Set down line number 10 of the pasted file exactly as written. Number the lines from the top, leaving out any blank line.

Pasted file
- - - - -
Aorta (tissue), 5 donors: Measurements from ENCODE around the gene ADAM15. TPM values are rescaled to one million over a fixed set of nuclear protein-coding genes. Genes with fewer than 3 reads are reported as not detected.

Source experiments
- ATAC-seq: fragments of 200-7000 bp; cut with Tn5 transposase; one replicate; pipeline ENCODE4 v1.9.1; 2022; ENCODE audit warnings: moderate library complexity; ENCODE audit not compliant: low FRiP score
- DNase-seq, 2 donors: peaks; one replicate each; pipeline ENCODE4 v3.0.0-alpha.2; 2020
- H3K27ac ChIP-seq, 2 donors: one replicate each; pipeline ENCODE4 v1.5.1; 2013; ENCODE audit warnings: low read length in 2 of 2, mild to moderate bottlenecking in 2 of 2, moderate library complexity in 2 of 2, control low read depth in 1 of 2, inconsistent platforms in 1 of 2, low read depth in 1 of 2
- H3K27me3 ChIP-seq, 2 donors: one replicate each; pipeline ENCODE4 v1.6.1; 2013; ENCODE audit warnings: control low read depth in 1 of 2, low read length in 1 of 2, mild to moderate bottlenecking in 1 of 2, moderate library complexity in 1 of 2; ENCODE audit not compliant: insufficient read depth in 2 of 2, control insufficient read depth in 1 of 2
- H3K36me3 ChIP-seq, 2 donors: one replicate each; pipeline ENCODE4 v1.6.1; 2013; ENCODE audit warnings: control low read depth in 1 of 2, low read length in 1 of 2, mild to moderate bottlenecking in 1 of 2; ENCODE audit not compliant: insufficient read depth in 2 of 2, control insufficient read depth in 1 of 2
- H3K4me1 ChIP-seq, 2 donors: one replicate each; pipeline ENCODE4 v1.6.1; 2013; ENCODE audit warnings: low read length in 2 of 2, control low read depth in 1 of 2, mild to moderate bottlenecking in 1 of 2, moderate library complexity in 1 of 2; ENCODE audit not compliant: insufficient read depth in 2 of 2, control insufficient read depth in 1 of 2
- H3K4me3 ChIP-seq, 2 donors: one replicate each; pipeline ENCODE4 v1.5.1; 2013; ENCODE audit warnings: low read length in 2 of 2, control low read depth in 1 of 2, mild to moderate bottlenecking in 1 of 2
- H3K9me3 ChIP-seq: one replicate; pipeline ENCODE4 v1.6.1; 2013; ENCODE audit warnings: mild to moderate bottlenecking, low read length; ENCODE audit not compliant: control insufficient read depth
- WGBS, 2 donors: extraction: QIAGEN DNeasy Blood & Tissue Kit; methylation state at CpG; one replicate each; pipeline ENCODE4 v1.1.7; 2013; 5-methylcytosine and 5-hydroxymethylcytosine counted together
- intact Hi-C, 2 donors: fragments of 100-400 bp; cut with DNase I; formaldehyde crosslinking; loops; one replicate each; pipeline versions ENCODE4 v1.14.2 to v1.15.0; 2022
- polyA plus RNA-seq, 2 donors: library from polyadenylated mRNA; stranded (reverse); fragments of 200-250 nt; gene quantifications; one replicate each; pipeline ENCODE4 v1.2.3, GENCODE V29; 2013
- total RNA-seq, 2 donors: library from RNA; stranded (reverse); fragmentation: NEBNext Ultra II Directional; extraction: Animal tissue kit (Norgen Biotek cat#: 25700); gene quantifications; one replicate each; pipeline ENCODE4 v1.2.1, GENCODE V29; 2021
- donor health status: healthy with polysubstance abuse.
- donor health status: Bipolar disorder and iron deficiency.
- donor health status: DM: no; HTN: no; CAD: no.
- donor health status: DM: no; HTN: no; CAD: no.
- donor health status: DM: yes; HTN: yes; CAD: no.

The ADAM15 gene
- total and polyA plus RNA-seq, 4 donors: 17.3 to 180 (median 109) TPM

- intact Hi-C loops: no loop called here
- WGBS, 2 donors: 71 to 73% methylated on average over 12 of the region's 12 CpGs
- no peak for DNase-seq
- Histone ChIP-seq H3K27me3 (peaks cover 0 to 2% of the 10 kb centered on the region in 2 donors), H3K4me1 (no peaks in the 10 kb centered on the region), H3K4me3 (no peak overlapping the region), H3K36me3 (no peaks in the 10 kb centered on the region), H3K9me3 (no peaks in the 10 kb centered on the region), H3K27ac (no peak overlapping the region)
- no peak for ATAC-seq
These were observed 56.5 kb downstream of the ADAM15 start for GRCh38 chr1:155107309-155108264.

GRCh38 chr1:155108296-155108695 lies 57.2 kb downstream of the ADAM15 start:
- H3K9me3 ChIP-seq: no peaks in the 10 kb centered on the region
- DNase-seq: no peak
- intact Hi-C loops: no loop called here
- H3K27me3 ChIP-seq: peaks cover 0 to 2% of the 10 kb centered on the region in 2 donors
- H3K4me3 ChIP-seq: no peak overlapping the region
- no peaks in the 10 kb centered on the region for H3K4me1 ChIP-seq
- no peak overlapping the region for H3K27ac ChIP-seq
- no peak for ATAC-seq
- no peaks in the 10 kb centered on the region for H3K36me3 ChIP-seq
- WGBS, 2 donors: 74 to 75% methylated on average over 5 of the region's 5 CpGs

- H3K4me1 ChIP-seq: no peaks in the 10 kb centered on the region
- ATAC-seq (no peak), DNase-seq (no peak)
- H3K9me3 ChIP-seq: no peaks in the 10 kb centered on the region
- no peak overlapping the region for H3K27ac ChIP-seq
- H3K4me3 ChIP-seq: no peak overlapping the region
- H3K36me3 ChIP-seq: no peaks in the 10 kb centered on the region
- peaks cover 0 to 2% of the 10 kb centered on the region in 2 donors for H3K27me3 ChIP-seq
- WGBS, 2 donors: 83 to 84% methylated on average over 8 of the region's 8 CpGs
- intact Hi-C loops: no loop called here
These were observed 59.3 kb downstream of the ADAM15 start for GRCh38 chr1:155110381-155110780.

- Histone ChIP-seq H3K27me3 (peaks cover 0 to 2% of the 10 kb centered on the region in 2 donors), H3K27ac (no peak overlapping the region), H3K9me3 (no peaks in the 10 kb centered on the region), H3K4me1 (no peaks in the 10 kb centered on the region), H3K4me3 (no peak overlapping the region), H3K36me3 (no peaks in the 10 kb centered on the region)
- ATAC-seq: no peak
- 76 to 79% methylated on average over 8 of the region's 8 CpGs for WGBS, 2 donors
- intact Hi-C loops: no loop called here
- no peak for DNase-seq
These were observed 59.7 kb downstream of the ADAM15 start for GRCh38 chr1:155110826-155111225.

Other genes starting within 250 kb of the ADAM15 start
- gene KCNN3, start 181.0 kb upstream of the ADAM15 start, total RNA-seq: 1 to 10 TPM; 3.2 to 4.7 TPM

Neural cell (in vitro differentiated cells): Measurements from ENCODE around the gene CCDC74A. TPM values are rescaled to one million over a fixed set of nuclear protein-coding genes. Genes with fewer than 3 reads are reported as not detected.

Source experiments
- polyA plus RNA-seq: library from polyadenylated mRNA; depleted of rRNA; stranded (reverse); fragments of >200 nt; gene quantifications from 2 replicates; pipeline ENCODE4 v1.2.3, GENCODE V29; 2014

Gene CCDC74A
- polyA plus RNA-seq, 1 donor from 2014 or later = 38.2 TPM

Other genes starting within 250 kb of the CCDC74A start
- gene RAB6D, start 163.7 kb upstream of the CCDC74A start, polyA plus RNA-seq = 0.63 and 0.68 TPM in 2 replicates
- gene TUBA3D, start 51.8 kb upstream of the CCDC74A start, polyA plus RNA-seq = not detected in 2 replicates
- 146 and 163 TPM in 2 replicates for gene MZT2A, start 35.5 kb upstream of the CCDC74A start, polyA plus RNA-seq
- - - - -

- H3K9me3 ChIP-seq: one replicate; pipeline ENCODE4 v1.6.1; 2013; ENCODE audit warnings: mild to moderate bottlenecking, low read length; ENCODE audit not compliant: control insufficient read depth